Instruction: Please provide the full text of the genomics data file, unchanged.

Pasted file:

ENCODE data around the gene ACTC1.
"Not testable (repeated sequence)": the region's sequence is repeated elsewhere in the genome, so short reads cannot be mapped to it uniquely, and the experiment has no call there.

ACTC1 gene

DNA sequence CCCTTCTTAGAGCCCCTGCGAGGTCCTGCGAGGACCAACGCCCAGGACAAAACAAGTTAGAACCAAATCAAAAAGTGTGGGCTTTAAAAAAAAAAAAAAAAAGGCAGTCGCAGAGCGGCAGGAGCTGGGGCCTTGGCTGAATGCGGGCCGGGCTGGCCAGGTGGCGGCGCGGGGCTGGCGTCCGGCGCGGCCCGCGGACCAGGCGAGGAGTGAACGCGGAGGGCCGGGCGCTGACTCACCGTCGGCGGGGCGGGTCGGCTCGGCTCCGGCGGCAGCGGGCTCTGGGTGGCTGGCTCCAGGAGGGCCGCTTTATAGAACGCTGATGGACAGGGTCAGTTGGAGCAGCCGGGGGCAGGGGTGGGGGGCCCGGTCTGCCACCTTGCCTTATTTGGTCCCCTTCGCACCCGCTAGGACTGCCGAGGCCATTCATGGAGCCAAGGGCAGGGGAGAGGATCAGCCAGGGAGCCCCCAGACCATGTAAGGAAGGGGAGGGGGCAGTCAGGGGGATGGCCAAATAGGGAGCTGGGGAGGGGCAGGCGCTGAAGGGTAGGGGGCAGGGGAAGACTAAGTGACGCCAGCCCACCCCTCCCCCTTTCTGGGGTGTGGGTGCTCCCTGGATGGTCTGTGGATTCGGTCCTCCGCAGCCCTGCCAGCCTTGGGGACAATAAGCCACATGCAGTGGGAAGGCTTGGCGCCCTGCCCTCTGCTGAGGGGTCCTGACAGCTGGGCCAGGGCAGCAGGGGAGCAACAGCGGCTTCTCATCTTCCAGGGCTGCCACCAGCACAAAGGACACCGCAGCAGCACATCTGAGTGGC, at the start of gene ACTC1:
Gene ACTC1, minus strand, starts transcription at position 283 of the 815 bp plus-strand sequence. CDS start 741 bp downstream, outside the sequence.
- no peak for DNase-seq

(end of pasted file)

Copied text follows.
ENCODE data around the gene ACTC1.
"Not testable (repeated sequence)": the region's sequence is repeated elsewhere in the genome, so short reads cannot be mapped to it uniquely, and the experiment has no call there.

ACTC1 gene

DNA sequence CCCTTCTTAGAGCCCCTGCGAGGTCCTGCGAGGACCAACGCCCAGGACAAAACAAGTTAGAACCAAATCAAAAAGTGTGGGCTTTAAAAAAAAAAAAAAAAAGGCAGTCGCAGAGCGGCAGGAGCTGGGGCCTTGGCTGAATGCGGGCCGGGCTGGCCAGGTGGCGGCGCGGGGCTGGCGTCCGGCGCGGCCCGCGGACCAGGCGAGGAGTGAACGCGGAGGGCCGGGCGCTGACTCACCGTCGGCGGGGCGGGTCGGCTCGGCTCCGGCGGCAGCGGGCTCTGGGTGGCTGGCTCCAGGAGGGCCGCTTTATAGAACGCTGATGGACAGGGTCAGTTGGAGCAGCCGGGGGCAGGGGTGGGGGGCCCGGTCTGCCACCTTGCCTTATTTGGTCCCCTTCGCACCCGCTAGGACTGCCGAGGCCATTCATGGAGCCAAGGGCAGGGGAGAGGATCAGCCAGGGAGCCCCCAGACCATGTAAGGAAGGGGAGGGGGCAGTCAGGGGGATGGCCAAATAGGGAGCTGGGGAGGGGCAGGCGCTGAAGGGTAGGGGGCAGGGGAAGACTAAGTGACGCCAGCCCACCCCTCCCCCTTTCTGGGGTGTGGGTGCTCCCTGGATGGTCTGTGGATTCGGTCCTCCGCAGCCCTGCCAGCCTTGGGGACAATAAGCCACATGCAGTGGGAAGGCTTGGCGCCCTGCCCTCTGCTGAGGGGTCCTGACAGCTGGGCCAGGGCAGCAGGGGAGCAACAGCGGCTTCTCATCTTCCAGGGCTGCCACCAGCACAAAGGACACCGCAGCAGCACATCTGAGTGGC, at the start of gene ACTC1:
Gene ACTC1, minus strand, starts transcription at position 283 of the 815 bp plus-strand sequence. CDS start 741 bp downstream, outside the sequence.
- no peak for DNase-seq